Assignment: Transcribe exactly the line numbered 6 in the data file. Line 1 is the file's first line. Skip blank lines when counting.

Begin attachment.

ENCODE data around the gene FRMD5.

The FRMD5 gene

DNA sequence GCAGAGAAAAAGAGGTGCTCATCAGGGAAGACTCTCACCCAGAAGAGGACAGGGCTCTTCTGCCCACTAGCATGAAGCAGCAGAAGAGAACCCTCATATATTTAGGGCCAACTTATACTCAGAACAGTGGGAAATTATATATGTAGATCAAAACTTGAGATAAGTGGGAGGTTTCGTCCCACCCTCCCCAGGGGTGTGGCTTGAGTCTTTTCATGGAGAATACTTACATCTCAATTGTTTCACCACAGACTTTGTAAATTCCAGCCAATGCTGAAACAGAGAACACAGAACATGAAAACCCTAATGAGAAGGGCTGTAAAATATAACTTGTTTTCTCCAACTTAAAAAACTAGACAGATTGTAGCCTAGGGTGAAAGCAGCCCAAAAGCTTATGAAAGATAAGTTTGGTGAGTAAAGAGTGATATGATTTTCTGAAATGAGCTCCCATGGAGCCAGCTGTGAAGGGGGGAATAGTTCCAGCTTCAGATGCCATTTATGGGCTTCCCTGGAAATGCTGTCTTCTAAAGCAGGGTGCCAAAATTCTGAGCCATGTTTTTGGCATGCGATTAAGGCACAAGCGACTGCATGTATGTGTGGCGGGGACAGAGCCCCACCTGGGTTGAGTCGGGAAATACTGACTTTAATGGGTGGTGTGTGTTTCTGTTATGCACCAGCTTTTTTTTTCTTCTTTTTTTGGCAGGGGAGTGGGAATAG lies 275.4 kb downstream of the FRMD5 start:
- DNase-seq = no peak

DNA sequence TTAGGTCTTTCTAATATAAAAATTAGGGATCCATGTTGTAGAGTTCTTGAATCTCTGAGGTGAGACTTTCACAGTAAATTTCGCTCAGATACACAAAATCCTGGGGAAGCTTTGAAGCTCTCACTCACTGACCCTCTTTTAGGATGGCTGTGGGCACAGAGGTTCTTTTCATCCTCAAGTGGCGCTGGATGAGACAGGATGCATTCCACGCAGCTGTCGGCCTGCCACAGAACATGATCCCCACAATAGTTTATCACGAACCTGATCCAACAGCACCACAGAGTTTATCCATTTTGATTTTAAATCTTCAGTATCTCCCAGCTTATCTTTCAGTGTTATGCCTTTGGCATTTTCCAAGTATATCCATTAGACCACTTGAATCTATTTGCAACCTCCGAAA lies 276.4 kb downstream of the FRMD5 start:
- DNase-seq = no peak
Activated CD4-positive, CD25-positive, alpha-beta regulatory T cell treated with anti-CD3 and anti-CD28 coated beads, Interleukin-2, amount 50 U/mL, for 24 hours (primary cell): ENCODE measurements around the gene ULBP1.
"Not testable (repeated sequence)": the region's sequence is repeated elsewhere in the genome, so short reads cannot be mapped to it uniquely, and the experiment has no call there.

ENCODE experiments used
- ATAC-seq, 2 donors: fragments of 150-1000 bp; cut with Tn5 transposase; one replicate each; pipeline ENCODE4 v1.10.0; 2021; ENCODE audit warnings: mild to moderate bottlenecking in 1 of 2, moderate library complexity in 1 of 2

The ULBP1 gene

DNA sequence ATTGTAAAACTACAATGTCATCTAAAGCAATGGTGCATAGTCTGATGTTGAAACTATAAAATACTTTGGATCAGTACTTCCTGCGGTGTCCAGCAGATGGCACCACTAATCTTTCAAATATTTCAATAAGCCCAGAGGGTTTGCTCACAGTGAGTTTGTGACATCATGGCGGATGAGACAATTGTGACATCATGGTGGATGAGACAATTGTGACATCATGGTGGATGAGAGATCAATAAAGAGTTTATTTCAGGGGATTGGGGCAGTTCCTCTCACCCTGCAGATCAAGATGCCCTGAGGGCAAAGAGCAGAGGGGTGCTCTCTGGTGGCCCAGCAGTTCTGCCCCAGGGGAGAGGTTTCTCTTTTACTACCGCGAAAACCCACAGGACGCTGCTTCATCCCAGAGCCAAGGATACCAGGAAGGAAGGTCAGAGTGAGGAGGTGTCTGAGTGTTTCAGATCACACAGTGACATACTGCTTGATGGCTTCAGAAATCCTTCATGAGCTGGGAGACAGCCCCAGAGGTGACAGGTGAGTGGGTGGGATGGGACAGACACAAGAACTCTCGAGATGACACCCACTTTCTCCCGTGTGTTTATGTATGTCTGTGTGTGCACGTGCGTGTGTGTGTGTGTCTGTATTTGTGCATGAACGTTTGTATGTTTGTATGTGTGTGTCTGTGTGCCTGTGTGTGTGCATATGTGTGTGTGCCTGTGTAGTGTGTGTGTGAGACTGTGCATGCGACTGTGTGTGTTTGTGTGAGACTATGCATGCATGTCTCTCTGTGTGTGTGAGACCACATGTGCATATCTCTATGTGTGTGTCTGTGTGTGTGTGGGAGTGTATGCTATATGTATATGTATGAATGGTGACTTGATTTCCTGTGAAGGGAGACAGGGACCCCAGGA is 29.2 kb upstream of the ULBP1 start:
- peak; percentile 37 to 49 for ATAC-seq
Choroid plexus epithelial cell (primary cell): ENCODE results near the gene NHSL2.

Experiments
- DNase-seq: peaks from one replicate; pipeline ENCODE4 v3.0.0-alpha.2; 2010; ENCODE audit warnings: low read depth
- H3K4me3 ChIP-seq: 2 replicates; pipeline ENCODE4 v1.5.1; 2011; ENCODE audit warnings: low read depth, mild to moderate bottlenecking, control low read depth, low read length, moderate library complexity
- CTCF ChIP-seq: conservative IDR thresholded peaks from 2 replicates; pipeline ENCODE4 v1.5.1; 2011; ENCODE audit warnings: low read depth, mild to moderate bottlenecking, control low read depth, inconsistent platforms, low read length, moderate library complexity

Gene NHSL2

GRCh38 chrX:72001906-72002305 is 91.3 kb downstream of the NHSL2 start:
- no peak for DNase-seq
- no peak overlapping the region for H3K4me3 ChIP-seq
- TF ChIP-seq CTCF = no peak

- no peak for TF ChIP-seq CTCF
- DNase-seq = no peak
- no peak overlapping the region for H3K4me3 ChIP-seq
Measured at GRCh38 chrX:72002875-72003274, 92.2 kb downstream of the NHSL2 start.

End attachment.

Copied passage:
- DNase-seq = no peak